Guidelines for Building Touch-Supported Website Layouts
It should come as no surprise that people love to pass the time in waiting rooms by fiddling on their smartphones. These little devices have become a technological gateway to a library of applications and a sprawling metropolis of websites. This means a whole lot of people are visiting websites on the smallest screen imaginable – and it’s a touch-only screen to boot.
As more people are latching onto touchscreens web designers need to craft new solutions for mobile Internet browsing. In this post I want to cover a few guidelines for helpful touch-based web design trends. The design process will always be improving as designers innovate with new concepts and UI techniques. But starting with the fundamentals will make touchable web design more approachable and easier to accomplish.
Larger Page Elements
When planning a general website layout it’s important to consider the size of elements on the page. Each element should be fitted appropriately for the context based on relevance. But for touch devices you really need to ensure that elements are interactive and easy to tap on any screen.
This may not be such an issue when it comes to a fullsize website. But since most websites are responsive you need to consider which elements should be restyled for smaller screens. Notable elements that require interaction should be resized large enough that human fingers won’t be fumbling around.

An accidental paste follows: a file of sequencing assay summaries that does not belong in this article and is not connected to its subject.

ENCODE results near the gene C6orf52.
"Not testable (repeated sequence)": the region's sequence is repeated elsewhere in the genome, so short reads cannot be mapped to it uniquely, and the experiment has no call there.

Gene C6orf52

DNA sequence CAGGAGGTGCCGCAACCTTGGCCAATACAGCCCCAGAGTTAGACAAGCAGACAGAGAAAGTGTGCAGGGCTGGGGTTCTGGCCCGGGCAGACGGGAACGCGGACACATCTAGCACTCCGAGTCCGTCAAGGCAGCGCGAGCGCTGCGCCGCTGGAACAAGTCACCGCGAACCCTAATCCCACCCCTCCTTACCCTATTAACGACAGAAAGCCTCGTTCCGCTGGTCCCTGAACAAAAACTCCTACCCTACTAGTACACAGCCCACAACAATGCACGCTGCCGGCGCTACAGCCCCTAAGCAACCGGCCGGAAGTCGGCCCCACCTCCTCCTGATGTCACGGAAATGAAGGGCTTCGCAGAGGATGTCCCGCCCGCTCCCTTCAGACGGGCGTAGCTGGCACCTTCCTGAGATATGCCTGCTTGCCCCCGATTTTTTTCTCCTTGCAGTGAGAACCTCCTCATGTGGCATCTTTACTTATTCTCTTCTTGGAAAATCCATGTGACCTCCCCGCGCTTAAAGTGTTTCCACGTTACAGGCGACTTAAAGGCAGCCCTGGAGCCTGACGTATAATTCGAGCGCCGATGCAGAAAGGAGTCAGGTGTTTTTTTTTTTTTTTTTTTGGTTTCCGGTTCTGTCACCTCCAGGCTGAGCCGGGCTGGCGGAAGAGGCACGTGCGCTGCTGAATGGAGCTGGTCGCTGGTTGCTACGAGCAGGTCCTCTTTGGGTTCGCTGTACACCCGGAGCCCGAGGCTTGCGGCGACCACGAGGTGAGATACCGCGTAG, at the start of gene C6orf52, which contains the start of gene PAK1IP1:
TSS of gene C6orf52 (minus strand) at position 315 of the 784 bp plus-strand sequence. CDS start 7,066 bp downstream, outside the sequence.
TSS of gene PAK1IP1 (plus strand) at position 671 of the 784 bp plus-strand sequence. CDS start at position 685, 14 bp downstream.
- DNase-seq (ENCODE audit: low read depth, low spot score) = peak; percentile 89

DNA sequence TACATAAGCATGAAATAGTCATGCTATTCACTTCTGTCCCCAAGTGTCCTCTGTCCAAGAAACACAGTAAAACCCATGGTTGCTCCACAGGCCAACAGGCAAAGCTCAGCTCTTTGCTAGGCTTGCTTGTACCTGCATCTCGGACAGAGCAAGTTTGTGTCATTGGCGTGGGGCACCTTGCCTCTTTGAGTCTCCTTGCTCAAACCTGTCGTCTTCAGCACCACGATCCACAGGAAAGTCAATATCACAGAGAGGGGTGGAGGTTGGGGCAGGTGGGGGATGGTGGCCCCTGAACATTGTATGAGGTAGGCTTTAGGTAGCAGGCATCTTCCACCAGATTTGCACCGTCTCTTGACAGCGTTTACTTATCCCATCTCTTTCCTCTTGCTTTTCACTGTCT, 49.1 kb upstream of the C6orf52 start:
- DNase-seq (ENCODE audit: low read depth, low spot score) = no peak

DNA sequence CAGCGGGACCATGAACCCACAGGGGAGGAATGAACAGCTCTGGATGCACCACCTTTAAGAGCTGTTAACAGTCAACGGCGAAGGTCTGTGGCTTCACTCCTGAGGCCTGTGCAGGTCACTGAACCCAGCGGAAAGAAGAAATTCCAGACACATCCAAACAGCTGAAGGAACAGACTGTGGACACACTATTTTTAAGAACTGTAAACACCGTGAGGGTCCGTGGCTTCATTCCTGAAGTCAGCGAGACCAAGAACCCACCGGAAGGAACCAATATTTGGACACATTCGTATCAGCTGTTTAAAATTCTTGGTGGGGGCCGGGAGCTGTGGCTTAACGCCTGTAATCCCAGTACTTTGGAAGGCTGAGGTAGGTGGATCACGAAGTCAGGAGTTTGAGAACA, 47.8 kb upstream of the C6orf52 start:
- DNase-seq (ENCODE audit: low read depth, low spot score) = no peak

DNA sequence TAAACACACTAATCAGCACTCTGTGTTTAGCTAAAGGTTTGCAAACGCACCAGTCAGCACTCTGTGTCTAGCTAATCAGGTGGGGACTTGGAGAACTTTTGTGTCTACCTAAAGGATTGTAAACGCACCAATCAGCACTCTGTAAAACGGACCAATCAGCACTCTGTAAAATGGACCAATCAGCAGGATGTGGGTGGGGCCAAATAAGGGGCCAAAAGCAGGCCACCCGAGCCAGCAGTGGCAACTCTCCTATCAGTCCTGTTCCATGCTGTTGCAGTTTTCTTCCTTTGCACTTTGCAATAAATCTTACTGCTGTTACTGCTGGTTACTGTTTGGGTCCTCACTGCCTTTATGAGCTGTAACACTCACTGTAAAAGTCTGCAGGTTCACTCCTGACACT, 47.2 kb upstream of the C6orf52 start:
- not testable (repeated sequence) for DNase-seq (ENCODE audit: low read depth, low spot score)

The ever-popular iOS Interface guidelines recommend minimum button sizes of 44×44 which equate to the average finger tap. Obviously responsive design means that buttons could shift or adjust their width/height values according to the window, so try to keep all touchable items just above that limit.
The smallest iPhone screen is 320×480 which should always be enough room to design tappable areas. When it comes to organization think about which items should be most prominently displayed or require the most attention from visitors. These items should be sized much larger and still appear in proportion related to other elements.
While a navigation should always be interactive there is more to it than just big links. Responsive design forces a slew of new ideas related to common interface guidelines. Accessible navigation most certainly does include links that are tappable and interactive to the average-sized finger. But accessible navigation also describes menus which are easy to find and easy to use.
Touchscreens have much less physical space but more interactivity. It’s common for UI designers to build cleaner responsive layouts that completely rearrange a navigation. For example hamburger menus are a big topic amongst designers who are either in support or opposition to the idea.
But you don’t always need to hide a navigation offscreen to accomplish accessibility. There are plenty of responsive navigations which drop links into a large vertical block right near the header. As long as there is plenty of space to browse the website you can try solution to get a clean-looking responsive navigation.